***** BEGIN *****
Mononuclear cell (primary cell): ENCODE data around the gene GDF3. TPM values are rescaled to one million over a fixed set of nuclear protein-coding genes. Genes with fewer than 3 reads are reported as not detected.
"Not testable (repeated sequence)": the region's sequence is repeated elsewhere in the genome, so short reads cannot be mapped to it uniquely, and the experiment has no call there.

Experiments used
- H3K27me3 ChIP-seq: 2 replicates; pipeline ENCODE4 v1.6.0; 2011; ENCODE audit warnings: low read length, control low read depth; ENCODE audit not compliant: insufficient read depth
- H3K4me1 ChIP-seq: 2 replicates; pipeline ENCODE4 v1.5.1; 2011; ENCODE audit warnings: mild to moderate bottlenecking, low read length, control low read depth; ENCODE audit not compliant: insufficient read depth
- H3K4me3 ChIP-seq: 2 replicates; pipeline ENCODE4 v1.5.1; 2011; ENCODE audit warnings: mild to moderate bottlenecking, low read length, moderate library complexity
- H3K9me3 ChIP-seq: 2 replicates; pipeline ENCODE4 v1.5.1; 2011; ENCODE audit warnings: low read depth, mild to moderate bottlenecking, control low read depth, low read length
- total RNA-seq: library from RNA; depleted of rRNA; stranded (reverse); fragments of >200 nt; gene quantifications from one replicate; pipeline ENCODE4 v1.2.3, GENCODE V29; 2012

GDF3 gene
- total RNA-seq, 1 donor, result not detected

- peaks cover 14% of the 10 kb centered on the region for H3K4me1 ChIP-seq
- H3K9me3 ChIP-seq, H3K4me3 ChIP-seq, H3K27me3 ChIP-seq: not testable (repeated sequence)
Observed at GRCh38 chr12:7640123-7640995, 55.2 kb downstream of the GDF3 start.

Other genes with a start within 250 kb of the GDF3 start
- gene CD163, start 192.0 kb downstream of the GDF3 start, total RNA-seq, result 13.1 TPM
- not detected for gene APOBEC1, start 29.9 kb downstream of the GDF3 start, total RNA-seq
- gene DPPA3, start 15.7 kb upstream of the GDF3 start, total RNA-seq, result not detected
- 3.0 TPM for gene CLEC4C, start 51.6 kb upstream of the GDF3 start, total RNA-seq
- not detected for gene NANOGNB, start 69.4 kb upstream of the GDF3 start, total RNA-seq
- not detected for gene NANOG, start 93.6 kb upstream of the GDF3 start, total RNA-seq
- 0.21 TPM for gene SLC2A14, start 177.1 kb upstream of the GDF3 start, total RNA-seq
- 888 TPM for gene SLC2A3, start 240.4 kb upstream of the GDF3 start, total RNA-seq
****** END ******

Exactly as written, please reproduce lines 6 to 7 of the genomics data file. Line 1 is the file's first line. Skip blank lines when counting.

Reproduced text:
- H3K4me3 ChIP-seq: 2 replicates; pipeline ENCODE4 v1.5.1; 2011; ENCODE audit warnings: mild to moderate bottlenecking, low read length, moderate library complexity
- H3K9me3 ChIP-seq: 2 replicates; pipeline ENCODE4 v1.5.1; 2011; ENCODE audit warnings: low read depth, mild to moderate bottlenecking, control low read depth, low read length